!DOCTYPE html PUBLIC "-//W3C//DTD XHTML 1.0 Strict//EN" "http://www.w3.org/TR/xhtml1/DTD/xhtml1-strict.dtd"> Streamline Training & Documentation: Learning How to Handle Complex Projects

Wednesday, January 23, 2008

Learning How to Handle Complex Projects

In the February issue of the Harvard Business Review," Kishore Sengupta and Luk N.Van Wassenhove, professors at INSEAD, along with Tarek K. Abdel-Hamid, a professor at the Naval Postgraduate School, offer an interesting example of circumstances in which on-the-job training falls short of what is needed for successful performance.

The situation in question is management of a complex project. The authors analyzed the manner in which seasoned managers handled a simulated complex project and concluded that simply accumulating years of experience is not sufficient for developing the needed expertise.

The basic reason for this is that complexity makes it very difficult to recognize cause-and-effect relationships, something that is essential for learning on-the-job. (The authors also point the finger at imperfect estimates of team member productivity and misguided efforts to meet initial goals even when those goals have become obsolete.)

To help ensure effective project management, Sengupta, Abdel-Hamid, and Wassenhove recommend combining on-the-job experience with formal training and decision support. Other recommendations are to:
  • Provide ample cognitive feedback — "What managers need is feedback that provides insights into the relationships among important variables in the project environment, particularly as the project evolves."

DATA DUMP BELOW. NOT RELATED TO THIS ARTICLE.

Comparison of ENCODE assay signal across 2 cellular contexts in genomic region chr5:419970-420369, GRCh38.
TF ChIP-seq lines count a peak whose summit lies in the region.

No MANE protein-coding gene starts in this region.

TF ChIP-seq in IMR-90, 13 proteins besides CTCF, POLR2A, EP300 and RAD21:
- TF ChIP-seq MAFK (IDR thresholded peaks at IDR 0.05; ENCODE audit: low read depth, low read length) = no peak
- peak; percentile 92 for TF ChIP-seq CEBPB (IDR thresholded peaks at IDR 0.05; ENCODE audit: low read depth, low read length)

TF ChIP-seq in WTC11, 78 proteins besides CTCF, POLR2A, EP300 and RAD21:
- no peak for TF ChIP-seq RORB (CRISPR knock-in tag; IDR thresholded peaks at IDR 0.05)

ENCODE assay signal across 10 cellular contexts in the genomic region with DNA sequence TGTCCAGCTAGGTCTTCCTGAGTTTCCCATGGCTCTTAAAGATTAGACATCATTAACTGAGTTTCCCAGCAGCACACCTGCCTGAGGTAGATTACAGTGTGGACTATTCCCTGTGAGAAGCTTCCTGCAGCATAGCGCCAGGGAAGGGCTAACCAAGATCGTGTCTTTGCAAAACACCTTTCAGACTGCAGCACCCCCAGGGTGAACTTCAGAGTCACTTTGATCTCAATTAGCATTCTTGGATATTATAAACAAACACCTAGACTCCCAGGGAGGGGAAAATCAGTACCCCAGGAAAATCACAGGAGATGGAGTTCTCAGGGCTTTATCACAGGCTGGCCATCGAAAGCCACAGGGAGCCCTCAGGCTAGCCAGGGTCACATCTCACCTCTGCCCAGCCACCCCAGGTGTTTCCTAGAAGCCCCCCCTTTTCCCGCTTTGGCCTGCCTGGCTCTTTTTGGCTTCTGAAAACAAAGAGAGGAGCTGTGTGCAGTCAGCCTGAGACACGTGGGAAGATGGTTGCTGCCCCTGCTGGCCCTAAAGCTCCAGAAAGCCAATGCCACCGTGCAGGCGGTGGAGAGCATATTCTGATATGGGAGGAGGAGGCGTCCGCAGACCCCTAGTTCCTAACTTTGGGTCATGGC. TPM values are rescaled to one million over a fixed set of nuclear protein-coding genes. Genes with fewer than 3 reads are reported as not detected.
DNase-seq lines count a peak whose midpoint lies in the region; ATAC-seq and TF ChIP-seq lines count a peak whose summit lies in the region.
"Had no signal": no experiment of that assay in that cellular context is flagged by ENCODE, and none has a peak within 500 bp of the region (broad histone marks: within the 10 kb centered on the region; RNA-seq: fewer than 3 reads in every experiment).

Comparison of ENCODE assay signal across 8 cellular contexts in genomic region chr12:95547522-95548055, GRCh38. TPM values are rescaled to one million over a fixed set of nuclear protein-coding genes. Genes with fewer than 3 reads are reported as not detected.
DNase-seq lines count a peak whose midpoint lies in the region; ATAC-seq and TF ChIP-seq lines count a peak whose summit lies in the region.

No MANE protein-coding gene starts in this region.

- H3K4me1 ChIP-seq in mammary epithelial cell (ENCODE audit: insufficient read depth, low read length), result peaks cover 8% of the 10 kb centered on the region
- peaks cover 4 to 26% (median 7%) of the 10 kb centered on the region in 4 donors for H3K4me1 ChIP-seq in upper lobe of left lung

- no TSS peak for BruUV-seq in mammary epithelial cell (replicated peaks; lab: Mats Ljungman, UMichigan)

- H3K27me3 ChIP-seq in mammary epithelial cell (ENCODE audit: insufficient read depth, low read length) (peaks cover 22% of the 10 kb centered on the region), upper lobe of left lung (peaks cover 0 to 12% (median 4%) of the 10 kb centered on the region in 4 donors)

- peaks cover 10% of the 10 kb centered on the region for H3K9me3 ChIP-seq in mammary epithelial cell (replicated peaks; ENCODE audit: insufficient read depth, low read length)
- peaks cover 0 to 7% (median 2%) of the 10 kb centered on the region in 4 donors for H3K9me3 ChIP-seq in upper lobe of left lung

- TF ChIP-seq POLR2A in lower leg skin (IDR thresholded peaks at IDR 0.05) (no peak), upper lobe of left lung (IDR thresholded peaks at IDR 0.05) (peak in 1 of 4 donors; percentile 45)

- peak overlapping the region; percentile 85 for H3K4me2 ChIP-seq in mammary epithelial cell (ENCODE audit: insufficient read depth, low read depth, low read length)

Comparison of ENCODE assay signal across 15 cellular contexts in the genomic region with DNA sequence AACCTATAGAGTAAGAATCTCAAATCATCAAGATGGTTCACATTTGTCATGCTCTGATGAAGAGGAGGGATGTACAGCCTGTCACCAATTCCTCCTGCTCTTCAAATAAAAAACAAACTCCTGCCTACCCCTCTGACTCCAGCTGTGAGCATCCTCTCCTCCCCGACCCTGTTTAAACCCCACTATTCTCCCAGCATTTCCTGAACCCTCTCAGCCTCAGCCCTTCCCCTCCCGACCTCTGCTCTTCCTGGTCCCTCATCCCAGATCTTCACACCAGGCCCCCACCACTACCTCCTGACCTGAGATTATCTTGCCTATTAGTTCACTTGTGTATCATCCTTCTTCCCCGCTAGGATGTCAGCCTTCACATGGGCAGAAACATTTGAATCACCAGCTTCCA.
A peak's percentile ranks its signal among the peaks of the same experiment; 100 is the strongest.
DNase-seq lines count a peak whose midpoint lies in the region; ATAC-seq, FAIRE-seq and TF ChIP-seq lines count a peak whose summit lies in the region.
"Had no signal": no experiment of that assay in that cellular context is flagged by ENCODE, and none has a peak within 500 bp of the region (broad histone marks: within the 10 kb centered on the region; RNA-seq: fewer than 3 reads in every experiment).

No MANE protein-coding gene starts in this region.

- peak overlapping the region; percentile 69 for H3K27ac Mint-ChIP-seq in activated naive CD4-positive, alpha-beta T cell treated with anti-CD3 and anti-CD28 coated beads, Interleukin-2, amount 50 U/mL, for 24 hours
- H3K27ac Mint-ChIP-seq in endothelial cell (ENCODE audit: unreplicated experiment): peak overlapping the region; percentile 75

• Calibrate forecasting tools to the project — In other words, make sure that decision support tools take the organization's industry, local environment, and staff skills into account.

  • Set goals for behavior, rather than setting targets for performance. — The recommended approach is a two-step process that begins with deciding on the behavior the organization wishes to foster (e.g., minimizing turnover on the project team), and then setting goals that encourage the desired behavior.
The one point on which I believe Sengupta, Abdel-Hamid, and Wassenhove go too far is suggesting that companies feeling a need to stint on training expense direct the available dollars into training senior people and "leave their junior hires to fend for themselves." I believe that generally there will be a positive ROI for well-conceived and well-delivered training offered to employees at all levels.


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